The Rum Diary should be a better film than it is.

The main problem with it is that there’s not one character with whom we can identify, or who is even remotely likeable.

It’s based on a 1959 novel by Hunter S. Thompson, when the gonzo journalist was just 22. It remained unpublished until 1998.

That’s when Thompson’s longtime friend Johnny Depp persuaded the author to resurrect it, after Depp played Thompson in the film adaptation of Fear and Loathing In Las Vegas.

Set in Puerto Rico in the late ’50s, when it was still a tax haven for U.S. interests and very much an American economic colony, The Rum Diary is semi-autobiographical in nature.

Depp stars as Thompson’s alter ego, Paul Kemp. He’s an alcoholic would-be novelist who is getting his start in journalism after he inflates his resume, parlaying his seminal career with an undistinguished New York newspaper into a job at the San Juan Daily News.

Constantly sporting sunglasses, the persona he cultivates is that of a cynical journalist, hard-bitten before his time.

He’s aloof, brusque and clearly on the make, and soon falls in with the more disreputable elements at the paper. They include staff photographer Bob Sala, an equally cynical employee, played by Michael Rispoli (2009’s Taking of Pelham 123).

There’s also Moberg, played by Giovanni Ribisi, (featured as the head of the mining company in 2009’s Avatar).

He’s a disheveled and wasted wreck, and the paper’s profane and acutely alcoholic crime and religious affairs correspondent, who seems to show up only on paydays to denounce his boss, E.J. Lotterman.

Describing Moberg as “a living example of everything that’s wrong with this paper,” Sala says, “Lotterman can’t fire him because he never sees him; he’s rarely out in daylight… the entire substructure of his brain is eaten away with rum.”

Moberg plays LPs of Hitler’s speeches and indulges in weird hallucinogens.

Added into the mix is Hal Sanderson, a former journalist and now public relations consultant, played by Aaron Eckhart, last seen in Battle Los Angeles.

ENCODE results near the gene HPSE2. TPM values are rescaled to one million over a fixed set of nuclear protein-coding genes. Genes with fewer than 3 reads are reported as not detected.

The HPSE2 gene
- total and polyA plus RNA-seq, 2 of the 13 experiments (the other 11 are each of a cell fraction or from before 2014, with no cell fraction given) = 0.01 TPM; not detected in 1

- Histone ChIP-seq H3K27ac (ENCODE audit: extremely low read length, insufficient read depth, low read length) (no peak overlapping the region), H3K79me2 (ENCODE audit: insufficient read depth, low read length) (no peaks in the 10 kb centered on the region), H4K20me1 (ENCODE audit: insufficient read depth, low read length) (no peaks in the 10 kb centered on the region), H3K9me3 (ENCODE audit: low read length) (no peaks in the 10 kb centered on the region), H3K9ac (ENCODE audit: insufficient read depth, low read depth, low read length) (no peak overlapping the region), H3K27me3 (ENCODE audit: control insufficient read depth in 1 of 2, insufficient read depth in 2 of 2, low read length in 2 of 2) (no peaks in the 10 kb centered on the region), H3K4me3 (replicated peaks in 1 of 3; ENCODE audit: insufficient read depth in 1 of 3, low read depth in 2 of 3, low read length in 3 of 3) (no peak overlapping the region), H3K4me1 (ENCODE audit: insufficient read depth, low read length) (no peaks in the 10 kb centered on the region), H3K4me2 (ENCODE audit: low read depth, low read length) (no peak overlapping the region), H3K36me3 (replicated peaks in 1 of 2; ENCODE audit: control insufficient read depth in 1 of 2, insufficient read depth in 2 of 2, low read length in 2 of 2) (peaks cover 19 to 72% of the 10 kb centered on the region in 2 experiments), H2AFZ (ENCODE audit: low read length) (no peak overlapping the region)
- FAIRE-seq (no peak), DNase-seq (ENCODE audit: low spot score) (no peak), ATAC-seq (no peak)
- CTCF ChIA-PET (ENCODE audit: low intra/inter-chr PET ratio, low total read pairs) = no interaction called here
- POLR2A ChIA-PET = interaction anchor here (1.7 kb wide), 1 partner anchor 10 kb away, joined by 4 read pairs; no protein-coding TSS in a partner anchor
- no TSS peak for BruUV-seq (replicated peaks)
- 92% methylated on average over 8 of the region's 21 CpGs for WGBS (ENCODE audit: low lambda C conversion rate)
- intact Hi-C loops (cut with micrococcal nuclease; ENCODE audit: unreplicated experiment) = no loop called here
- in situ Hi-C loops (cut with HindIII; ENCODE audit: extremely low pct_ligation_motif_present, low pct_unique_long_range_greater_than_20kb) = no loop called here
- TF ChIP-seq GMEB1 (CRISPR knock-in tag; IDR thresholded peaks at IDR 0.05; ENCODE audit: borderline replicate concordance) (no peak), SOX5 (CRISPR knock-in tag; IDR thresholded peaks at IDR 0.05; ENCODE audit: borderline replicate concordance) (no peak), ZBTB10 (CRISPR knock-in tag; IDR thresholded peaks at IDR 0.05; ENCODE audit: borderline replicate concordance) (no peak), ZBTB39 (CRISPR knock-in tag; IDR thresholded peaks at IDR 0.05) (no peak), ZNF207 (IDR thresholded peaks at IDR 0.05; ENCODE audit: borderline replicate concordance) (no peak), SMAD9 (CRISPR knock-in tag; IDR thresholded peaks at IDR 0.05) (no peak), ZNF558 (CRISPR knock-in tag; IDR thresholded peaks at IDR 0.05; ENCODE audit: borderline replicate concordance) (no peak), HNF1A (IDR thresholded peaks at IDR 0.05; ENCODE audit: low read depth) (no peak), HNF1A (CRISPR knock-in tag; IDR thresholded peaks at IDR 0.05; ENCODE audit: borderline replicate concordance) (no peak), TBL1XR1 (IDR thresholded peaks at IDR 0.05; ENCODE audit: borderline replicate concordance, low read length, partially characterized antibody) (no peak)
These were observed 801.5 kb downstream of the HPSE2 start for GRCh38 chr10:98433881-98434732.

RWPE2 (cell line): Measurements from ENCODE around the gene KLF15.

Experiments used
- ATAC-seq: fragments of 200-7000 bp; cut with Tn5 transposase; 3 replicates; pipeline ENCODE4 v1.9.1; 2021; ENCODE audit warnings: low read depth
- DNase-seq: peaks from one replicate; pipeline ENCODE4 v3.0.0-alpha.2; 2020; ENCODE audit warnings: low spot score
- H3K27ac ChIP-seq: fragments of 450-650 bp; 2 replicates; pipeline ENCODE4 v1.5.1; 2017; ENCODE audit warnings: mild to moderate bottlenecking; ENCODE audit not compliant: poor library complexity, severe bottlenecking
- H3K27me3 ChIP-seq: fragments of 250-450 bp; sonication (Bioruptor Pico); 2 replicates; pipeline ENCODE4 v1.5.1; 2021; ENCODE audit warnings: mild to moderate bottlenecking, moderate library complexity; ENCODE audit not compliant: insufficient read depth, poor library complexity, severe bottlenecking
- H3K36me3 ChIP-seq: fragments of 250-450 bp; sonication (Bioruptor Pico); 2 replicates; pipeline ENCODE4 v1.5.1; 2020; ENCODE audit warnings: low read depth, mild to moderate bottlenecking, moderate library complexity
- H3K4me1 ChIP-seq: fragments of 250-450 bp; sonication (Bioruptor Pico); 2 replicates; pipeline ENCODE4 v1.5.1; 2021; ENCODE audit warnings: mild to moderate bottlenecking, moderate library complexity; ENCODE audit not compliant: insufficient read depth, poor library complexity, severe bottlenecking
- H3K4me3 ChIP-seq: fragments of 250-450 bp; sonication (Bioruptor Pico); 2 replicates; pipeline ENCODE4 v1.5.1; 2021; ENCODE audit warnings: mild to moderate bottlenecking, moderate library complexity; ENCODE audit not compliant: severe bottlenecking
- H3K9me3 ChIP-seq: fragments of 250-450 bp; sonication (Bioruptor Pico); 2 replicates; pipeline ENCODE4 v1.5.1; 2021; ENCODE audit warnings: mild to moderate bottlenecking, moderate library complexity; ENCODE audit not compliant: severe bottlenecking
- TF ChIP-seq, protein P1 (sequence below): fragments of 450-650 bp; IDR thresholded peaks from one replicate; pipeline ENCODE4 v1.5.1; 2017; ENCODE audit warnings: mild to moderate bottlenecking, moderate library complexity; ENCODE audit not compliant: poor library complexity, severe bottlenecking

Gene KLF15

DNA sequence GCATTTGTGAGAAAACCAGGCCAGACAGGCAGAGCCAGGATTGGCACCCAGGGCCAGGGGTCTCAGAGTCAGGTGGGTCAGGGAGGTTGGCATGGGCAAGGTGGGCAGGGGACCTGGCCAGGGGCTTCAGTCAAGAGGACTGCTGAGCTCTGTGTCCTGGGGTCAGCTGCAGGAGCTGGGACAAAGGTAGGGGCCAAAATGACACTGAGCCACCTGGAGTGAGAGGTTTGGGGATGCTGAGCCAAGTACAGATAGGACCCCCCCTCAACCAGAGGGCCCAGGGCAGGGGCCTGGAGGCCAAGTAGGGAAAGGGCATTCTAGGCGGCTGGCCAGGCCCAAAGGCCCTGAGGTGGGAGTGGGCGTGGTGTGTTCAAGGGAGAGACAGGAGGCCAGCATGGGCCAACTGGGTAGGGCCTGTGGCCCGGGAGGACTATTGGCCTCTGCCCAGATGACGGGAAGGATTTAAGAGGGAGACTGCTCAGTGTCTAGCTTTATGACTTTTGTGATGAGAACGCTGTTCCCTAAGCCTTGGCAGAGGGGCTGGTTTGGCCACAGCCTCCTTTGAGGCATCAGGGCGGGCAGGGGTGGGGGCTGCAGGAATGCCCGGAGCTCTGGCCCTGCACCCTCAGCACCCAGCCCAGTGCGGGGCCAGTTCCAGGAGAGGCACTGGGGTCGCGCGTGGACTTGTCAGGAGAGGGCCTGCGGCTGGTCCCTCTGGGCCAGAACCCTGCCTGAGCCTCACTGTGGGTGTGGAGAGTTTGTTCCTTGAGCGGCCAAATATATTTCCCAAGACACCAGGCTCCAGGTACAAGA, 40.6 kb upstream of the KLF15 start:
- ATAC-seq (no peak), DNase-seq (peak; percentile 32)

Sanderson is putting together a shady real-estate deal on an outlying island which the U.S. Navy uses for shelling practice.

His business partners include an intensely anti-communist ex-Marine type who wants to nuke Cuba.

Sanderson seeks to enlist Kemp’s aid to write favourable articles and press releases about his hotel scheme. Kemp, for his part, is sorely tempted, especially after he encounters Sanderson’s blonde girlfriend, Chenault.

Eventually Kemp comes to a crossroads decision-point. He can sell out and tie in with the likes of Sanderson and his band of high-rollers, or sink further into alcoholism with his friends Sala and Moberg.

In the end he does neither, reclaiming his journalistic integrity with words that could well have been uttered by Thompson himself:

“I put the bastards of this world on notice that I do not have their best interests at heart. I will try and speak for my reader; that is my promise, and it will be a voice made of ink and rage.”

There are flashes of prophecy that relate to the film’s late-’50s setting. As he and his friends watch the Nixon-Kennedy presidential debate on TV, Kemp declares, “The Irishman will win. But they won’t let him live.”

Thompson himself was not long for this world, committing suicide in 2005 at the age of 67.

The Rum Diary plays at the Qwanlin Cinema at 7:15 p.m. and 9:30 p.m., and is rated PG for coarse language, violence and nudity.